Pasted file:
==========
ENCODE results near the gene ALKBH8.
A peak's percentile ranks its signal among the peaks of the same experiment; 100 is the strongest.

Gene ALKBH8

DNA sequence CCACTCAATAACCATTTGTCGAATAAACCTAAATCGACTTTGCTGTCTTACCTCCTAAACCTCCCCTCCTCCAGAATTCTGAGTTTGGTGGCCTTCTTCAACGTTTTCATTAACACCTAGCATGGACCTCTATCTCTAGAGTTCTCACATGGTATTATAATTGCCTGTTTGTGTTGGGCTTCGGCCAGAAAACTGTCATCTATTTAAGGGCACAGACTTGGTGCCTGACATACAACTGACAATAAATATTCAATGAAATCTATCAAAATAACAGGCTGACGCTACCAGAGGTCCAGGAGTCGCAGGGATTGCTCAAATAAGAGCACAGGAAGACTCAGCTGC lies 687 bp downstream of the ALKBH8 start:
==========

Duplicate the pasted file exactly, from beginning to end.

ENCODE results near the gene ALKBH8.
A peak's percentile ranks its signal among the peaks of the same experiment; 100 is the strongest.

Gene ALKBH8

DNA sequence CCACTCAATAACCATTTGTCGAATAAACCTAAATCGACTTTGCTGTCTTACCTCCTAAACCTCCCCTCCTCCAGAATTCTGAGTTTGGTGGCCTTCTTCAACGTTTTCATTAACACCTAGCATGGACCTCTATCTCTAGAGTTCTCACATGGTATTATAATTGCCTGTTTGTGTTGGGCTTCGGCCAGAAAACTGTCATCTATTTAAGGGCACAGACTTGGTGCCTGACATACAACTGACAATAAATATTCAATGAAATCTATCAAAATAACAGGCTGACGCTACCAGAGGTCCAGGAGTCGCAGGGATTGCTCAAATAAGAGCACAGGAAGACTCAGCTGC lies 687 bp downstream of the ALKBH8 start: